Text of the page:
Winless since 2013: Phil Mickelson

Posted by: mike October 12th, 2017

By Jeff Shain

Golf Insiders contributor


Phil Mickelson still has that flair for the moment. 

Case in point: Saturday’s 13th hole at the Safeway Open. Having driven behind a cluster of trees, the Hall of Famer had limited options to mull over – none of which involved getting the ball very airborne.

“I could have gone either way, left or right of the tree that was in front of me,” he opined later. “But I felt if I went left of the tree, the ball would be working towards the hole. … I felt like it could get on the green and just have a nice 30-, 40-, 50-foot look at it.”

Mickelson did better than that, watching his hard grounder scoot up a slope and stop perhaps 12 feet from the flagstick. Birdie. Pure Phil.

“That was a real bonus,” he said.

It kept Mickelson in pursuit of that long-elusive 43rd career victory, though a Sunday 70 left him three shots behind repeat winner Brendan Steele.Phil Mickelson

Which raises the murkier question: Can Phil still find enough magic moments to sustain four days and 72 holes? His most recent victory, hard to believe, remains the Open Championship in 2013.

Hey, he’s 47 now, and age catches up with even the great ones. Jack Nicklaus and Ben Hogan scored their last PGA Tour wins at age 46. Arnold Palmer, Gary Player, Billy Casper, Greg Norman Ernie Els – their winning days ended earlier than that.

Mickelson assures us there’s at least one more left in him. After his form of the past six weeks, it might even be soon.

“I’m going to,” he told reporters after Saturday’s round at Silverado Resort. “I’m going to win. It’s a matter of time. I don’t know if it’s tomorrow, I don't know if it’s in China, but it’s going to happen. It’s going to happen soon because I'm starting to play well enough to do it.”

Once notorious for checking out as the calendar turned to fall, Mickelson’s best golf in 2017 has come since departing the summer months.

With doubts surfacing about his value for the Presidents Cup, Mickelson was the only man to break 70 all four days at TPC Boston before the final wild-card picks were due. His tie for sixth at the second FedExCup playoff event was his first top-10 since March.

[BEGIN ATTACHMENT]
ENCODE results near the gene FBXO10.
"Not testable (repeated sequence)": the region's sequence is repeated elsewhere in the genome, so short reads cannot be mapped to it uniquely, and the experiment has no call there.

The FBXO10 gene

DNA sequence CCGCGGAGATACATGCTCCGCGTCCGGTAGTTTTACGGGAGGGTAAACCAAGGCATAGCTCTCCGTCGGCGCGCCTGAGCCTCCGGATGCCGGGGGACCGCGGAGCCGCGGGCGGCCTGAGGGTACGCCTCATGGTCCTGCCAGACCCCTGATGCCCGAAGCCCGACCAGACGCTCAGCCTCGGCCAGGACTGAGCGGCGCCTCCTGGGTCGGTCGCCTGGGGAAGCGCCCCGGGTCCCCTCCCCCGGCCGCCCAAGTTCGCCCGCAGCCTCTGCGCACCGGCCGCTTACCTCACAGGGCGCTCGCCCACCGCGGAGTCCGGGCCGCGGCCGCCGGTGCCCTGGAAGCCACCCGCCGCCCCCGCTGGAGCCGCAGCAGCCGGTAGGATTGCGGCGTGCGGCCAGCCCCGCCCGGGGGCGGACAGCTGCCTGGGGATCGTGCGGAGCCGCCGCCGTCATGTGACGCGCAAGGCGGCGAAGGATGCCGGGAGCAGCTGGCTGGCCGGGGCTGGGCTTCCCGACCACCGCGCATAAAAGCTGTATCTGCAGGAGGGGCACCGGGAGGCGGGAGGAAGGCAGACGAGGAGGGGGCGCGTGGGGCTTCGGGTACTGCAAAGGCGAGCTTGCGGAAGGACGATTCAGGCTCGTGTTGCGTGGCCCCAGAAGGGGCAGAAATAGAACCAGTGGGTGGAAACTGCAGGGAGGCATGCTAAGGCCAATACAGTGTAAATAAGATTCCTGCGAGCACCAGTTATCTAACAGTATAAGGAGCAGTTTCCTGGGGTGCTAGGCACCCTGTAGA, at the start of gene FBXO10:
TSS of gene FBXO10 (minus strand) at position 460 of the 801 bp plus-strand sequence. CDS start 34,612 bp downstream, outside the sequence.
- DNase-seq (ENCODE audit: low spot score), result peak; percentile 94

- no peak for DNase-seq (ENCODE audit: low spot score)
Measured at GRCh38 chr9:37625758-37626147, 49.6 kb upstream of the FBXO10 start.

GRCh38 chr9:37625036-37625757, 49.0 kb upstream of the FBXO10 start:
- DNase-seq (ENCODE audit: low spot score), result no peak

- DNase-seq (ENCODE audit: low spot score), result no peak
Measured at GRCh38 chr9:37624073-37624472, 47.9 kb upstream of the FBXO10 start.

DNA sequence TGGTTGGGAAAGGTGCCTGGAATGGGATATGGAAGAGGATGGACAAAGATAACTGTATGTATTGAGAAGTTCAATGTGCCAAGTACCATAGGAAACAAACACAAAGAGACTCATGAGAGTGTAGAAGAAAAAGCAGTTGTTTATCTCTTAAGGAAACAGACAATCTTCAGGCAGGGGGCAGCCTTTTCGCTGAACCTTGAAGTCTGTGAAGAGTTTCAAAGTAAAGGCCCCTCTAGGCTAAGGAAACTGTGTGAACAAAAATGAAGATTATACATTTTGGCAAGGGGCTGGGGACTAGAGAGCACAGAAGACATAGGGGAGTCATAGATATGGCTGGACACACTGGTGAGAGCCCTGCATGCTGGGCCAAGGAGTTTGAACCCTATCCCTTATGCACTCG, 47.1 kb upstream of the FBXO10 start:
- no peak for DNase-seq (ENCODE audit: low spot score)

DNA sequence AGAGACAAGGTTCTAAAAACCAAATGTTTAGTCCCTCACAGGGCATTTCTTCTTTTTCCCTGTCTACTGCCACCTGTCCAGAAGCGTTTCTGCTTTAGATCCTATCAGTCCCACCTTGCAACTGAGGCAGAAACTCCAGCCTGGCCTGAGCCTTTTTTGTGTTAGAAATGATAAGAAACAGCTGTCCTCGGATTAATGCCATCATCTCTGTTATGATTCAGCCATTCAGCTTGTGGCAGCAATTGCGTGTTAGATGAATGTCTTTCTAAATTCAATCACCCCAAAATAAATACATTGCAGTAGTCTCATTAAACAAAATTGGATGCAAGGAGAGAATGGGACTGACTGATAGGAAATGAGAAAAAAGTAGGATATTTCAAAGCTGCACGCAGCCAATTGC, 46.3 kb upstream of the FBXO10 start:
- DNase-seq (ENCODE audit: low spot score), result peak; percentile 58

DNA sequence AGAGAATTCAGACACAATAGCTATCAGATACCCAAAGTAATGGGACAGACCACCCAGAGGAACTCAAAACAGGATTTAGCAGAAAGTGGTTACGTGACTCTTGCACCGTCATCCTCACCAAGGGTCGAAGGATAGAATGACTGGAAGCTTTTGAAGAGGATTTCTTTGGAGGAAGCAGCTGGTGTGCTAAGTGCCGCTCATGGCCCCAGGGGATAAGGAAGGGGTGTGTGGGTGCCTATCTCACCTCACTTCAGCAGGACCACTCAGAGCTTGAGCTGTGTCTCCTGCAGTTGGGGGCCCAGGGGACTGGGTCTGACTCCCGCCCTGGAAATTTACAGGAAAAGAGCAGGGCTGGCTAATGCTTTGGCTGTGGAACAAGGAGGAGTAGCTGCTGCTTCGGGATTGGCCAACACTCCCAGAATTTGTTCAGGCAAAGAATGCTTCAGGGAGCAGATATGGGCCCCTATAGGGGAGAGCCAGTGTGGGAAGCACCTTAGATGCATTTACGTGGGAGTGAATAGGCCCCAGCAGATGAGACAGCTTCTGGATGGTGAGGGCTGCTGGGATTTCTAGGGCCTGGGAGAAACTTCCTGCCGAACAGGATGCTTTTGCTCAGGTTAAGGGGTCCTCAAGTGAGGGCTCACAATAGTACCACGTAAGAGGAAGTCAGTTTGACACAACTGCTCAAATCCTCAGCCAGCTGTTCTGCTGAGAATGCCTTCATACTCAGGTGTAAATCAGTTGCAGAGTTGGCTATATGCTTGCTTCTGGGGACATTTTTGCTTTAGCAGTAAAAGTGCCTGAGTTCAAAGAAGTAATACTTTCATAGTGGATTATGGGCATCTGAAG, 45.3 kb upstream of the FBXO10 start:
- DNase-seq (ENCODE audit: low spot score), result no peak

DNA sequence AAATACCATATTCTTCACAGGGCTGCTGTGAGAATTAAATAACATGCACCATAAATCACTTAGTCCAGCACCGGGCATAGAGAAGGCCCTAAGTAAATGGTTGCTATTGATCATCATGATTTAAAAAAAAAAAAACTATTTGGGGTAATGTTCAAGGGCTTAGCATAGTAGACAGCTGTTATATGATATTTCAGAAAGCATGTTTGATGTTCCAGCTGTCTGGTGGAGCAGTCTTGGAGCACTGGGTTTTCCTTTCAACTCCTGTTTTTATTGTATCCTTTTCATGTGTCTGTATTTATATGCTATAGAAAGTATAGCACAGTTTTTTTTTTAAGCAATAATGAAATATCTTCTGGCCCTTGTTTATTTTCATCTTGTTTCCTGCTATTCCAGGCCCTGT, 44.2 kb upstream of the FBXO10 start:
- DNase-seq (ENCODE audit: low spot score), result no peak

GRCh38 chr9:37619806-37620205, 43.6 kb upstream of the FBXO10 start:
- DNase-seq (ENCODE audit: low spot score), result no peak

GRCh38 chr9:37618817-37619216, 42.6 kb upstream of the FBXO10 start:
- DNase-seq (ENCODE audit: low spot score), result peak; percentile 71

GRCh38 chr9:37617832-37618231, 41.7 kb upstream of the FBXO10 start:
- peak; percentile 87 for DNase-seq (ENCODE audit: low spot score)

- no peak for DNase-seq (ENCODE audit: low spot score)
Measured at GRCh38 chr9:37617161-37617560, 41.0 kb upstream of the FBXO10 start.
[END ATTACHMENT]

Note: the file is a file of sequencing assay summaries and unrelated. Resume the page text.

U.S. captain Steve Stricker gave him the 12th roster spot, and Mickelson was one of four U.S. players to go unbeaten at Liberty National.

He carried the momentum to Napa, where he found himself eight shots back at the midway point before cutting the deficit in half on Saturday. His 23 birdies tied for the week’s best, leading to his first top-3 finish since last year’s epic Open Championship loss to Henrik Stenson.

“He’s very close,” said Steele, who plays the occasional practice round with Mickelson and acknowledged he found himself thinking Lefty still had a chance to do “something crazy” over Silverado’s final three holes.

“It definitely has that sort of aura to it when a player of his caliber hits that leaderboard,” he added.

For now, though, Mickelson’s dry spell stands at 51 months – nudging up on 52 by the time he tees it up at the WGC HSBC Champions in China. For perspective, that’s longer than his two next-longest droughts combined.

Or to put it in a little different light, consider that Jordan Spieth had just notched his first PGA Tour win a week before Mickelson’s triumph at Muirfield. Justin Thomas was just out of college, playing a few sponsor exemptions while setting his sights on Tour qualifying.

The Miami Heat had just won back-to-back NBA titles. Lance Armstrong had just confessed all those Tour de France titles were tainted. The College Football Playoff was still a year away.

His firstborn was about to enter high school then. Amanda Mickelson is now a freshman at Brown University. Yeah, it’s been a while.

Mickelson might not be that week-in, week-out contender good for eight or nine top-10s a year. When he’s on, though, his competitive juices haven’t faded.

Keep in mind, too, that he’s previously won the HSBC crown twice.

“I’m going to keep giving myself good chances and it will happen,” he said. “I get on a course like Sheshan where I’m very comfortable, I know the greens, I know the course well. I think I’ll have a good week there.”

He’s trending in the right direction. All it might take is a little extra sprinkle of Mickelson magic.


Jeff Shain is a former Orlando Sentinel golf writer, part of nearly two decades covering the sport that includes other stops at The Miami Herald and The Island Packet in South Carolina. He's also a digital contributor to and Pro Golf Weekly, and co-hosts the Prime Sports Golf podcast at